Summary: Numerous studies have analysed the importance of dividends and found a strong relationship with high dividend paying stocks to attractive investment returns in the long term. Aside from stating the obvious, the danger with this principle is that it categorises high yield stocks into one ‘safe’ group rather than separating them into subsets. When they are separated into ‘defensive’ and ‘cyclical’ categories, a clearer picture emerges.
Key take-out: In contrast to the 2007 bear market, defensive high yield stocks have performed significantly better because these companies, especially in the infrastructure and utilities sector, have been able to restructure their debt and are in a much stronger financial position than they were during the GFC. Faced as we are with weak economic growth, defensive high-yield stocks are set to do well again.
Key beneficiaries: General investors. Category: Shares.
The gap between S&P/ASX200 Industrials dividend yield and 10 year bond yield has remained relatively stable. Indeed, it’s still a very decent gap. No wonder dividend seeking investors still dominate the market.
Now there have been numerous studies, largely from academic literature, analysing the importance of dividends, and the strong relationship of seemingly high dividend paying stocks with attractive investment returns in the long term.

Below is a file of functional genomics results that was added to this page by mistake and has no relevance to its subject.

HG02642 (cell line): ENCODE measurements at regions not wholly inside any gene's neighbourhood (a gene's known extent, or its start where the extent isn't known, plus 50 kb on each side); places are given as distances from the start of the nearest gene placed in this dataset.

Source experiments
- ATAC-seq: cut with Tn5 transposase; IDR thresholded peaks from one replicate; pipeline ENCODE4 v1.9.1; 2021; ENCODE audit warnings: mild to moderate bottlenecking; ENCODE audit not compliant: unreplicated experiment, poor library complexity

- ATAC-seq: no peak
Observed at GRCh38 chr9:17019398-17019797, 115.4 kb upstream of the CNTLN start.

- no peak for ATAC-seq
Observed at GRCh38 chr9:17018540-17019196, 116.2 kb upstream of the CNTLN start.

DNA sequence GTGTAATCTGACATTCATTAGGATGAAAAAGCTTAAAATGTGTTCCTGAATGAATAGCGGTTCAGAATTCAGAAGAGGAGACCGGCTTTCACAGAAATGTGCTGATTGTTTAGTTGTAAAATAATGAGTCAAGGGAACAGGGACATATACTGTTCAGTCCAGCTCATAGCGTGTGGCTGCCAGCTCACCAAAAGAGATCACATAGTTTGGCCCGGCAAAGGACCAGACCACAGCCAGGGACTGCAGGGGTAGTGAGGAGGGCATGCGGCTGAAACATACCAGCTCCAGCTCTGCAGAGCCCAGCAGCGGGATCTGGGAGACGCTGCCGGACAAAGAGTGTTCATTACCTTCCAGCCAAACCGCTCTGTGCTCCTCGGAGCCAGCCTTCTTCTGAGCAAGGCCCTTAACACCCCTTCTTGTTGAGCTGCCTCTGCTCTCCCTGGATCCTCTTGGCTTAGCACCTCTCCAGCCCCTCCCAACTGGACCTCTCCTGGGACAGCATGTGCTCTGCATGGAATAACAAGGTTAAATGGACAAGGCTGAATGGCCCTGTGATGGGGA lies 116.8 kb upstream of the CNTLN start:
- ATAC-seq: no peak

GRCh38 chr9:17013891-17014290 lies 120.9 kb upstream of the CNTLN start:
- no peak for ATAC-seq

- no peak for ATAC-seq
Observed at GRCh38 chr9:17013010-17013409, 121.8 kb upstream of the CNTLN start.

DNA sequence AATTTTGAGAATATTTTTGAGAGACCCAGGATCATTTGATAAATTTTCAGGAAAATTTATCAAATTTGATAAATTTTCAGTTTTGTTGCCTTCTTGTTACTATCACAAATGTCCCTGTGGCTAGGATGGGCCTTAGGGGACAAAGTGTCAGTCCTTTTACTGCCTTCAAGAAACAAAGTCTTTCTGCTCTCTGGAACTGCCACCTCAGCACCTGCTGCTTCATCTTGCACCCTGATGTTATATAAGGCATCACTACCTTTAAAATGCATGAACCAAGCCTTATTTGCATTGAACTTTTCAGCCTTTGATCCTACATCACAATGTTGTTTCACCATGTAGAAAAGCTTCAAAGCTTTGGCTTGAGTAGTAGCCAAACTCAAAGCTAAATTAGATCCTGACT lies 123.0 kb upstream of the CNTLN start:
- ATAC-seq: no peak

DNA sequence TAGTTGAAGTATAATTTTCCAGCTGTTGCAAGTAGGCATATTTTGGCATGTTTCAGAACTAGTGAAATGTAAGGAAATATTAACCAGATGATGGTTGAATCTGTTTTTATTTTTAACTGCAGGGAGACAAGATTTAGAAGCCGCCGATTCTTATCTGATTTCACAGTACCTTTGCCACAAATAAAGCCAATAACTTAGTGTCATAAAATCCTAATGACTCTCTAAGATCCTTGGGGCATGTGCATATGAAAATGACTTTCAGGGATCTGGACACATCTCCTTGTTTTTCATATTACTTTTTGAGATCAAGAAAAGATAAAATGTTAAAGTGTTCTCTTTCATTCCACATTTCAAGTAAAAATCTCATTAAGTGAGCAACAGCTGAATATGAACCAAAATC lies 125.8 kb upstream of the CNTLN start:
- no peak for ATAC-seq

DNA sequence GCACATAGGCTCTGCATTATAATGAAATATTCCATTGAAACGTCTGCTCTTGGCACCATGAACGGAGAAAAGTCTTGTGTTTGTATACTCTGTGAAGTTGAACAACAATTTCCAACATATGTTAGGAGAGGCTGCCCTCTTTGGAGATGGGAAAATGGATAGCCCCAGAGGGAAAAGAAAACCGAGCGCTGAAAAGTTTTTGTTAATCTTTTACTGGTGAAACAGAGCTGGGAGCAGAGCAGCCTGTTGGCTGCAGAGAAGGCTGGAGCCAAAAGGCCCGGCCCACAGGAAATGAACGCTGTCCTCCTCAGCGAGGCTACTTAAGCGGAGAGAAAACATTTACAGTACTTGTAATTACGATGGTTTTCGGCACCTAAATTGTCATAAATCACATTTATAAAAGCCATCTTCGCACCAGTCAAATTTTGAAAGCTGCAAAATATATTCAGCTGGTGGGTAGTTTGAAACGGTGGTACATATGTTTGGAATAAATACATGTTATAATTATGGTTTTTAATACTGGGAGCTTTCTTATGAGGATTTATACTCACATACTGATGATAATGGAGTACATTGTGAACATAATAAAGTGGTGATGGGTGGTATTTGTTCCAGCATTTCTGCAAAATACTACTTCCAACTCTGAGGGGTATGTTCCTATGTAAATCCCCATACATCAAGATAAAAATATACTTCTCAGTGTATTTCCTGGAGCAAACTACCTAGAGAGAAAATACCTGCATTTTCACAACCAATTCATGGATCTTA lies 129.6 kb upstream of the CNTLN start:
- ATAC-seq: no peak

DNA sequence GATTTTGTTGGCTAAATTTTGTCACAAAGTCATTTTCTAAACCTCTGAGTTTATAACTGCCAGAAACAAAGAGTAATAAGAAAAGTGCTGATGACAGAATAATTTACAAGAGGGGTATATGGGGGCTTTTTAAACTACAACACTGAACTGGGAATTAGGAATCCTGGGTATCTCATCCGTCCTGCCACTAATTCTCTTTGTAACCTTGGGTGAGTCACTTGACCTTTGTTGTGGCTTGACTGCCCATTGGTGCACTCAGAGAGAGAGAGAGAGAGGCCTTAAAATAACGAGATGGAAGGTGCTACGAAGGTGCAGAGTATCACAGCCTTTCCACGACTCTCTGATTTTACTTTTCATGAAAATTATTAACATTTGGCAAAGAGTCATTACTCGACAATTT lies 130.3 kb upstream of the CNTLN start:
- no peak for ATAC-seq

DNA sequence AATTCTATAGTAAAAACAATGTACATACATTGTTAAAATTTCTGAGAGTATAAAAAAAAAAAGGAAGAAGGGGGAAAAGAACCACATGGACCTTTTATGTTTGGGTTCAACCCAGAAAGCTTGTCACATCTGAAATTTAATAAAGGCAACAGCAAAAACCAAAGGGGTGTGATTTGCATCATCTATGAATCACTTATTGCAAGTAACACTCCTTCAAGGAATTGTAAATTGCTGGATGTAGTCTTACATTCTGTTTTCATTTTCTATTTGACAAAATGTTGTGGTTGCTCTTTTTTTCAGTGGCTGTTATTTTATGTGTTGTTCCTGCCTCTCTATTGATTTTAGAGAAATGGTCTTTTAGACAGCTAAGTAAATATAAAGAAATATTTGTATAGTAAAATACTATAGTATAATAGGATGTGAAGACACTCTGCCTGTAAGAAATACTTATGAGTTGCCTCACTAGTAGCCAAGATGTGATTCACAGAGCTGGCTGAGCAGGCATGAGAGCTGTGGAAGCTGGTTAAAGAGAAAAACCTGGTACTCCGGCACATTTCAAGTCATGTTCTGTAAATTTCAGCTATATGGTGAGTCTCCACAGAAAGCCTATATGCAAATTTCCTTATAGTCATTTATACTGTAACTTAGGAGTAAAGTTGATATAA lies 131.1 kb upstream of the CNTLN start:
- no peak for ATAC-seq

This relationship is known as the “yield effect” and a number of investing strategies have emerged as a result of this research, including Dogs of the Dow theory.
The basis of these strategies relies on the longstanding opinion that value stocks tend to outperform growth stocks in the long term. Among the first studies was a paper published by Fama and French in 1992 called "The Cross-Section of Expected Stock Returns".
The problem with this underlying principle and others like is that it is stating the obvious. Ignoring the idiosyncratic risks, it is well known that high beta (low yields) stocks will almost always underperform in bear markets.
The danger with this principle is that it broadly categorises high yield stocks into one “safe” group rather than separating them into subsets which have a significantly higher information coefficient to alpha, especially in the context of the current market cycle.
High yield stocks should be classified as either defensive high yields (low risk dividends) or cyclical high yields (high risk dividends). By their nature, cyclical stocks are considered growth stocks and usually have low yields in rising markets. Hence, when a cyclical company falls into the high yield group, it is usually the result of a sharp decline in its share price (negative sentiment) which, more often than not, indicates that its forecast distribution will be cut.
The table below provides a comparison of the average capital gain achieved for various classifications during the GFC.
At the end of 2007, if investors had concentrated on high yield stocks, they would have underperformed the market significantly. The reason for this is that the high yield stocks in 2007 consisted of many serial underperformers, especially companies with exceptionally high debt levels, e.g. Allco Finance Group, Zinifex, Centro Property. This explains why property and infrastructure stocks also underperformed during this time, even though the investment mantra misconstrued them as being “defensive”.